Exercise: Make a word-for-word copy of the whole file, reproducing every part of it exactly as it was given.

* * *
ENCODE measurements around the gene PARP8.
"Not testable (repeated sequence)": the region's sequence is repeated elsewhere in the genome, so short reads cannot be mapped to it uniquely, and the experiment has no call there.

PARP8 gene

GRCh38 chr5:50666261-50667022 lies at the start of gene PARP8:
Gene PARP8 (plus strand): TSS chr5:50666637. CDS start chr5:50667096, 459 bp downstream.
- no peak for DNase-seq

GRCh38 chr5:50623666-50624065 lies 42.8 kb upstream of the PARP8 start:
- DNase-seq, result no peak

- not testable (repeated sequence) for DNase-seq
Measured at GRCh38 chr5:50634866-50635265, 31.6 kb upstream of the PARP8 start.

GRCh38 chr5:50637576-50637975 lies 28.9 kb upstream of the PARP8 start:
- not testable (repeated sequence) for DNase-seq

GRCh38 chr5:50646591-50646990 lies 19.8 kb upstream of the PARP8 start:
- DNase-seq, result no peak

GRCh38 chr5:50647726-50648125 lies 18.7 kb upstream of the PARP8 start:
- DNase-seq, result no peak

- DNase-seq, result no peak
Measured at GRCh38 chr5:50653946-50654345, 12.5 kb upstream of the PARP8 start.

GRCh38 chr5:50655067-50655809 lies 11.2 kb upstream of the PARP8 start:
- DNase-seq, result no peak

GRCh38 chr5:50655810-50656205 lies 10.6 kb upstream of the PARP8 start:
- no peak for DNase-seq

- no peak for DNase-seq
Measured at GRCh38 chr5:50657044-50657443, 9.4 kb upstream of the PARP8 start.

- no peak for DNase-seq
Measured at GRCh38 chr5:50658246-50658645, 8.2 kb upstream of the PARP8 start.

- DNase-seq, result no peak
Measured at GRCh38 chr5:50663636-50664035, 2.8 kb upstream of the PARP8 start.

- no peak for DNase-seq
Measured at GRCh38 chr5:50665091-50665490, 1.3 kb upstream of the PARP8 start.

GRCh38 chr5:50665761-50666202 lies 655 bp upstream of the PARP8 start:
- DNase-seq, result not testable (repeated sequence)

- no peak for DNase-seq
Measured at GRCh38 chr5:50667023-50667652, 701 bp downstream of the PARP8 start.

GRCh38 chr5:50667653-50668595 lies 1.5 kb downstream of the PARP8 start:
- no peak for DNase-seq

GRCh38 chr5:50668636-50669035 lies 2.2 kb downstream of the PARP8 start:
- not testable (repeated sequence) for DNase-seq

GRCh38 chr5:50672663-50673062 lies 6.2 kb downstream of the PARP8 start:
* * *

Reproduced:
ENCODE measurements around the gene PARP8.
"Not testable (repeated sequence)": the region's sequence is repeated elsewhere in the genome, so short reads cannot be mapped to it uniquely, and the experiment has no call there.

PARP8 gene

GRCh38 chr5:50666261-50667022 lies at the start of gene PARP8:
Gene PARP8 (plus strand): TSS chr5:50666637. CDS start chr5:50667096, 459 bp downstream.
- no peak for DNase-seq

GRCh38 chr5:50623666-50624065 lies 42.8 kb upstream of the PARP8 start:
- DNase-seq, result no peak

- not testable (repeated sequence) for DNase-seq
Measured at GRCh38 chr5:50634866-50635265, 31.6 kb upstream of the PARP8 start.

GRCh38 chr5:50637576-50637975 lies 28.9 kb upstream of the PARP8 start:
- not testable (repeated sequence) for DNase-seq

GRCh38 chr5:50646591-50646990 lies 19.8 kb upstream of the PARP8 start:
- DNase-seq, result no peak

GRCh38 chr5:50647726-50648125 lies 18.7 kb upstream of the PARP8 start:
- DNase-seq, result no peak

- DNase-seq, result no peak
Measured at GRCh38 chr5:50653946-50654345, 12.5 kb upstream of the PARP8 start.

GRCh38 chr5:50655067-50655809 lies 11.2 kb upstream of the PARP8 start:
- DNase-seq, result no peak

GRCh38 chr5:50655810-50656205 lies 10.6 kb upstream of the PARP8 start:
- no peak for DNase-seq

- no peak for DNase-seq
Measured at GRCh38 chr5:50657044-50657443, 9.4 kb upstream of the PARP8 start.

- no peak for DNase-seq
Measured at GRCh38 chr5:50658246-50658645, 8.2 kb upstream of the PARP8 start.

- DNase-seq, result no peak
Measured at GRCh38 chr5:50663636-50664035, 2.8 kb upstream of the PARP8 start.

- no peak for DNase-seq
Measured at GRCh38 chr5:50665091-50665490, 1.3 kb upstream of the PARP8 start.

GRCh38 chr5:50665761-50666202 lies 655 bp upstream of the PARP8 start:
- DNase-seq, result not testable (repeated sequence)

- no peak for DNase-seq
Measured at GRCh38 chr5:50667023-50667652, 701 bp downstream of the PARP8 start.

GRCh38 chr5:50667653-50668595 lies 1.5 kb downstream of the PARP8 start:
- no peak for DNase-seq

GRCh38 chr5:50668636-50669035 lies 2.2 kb downstream of the PARP8 start:
- not testable (repeated sequence) for DNase-seq

GRCh38 chr5:50672663-50673062 lies 6.2 kb downstream of the PARP8 start: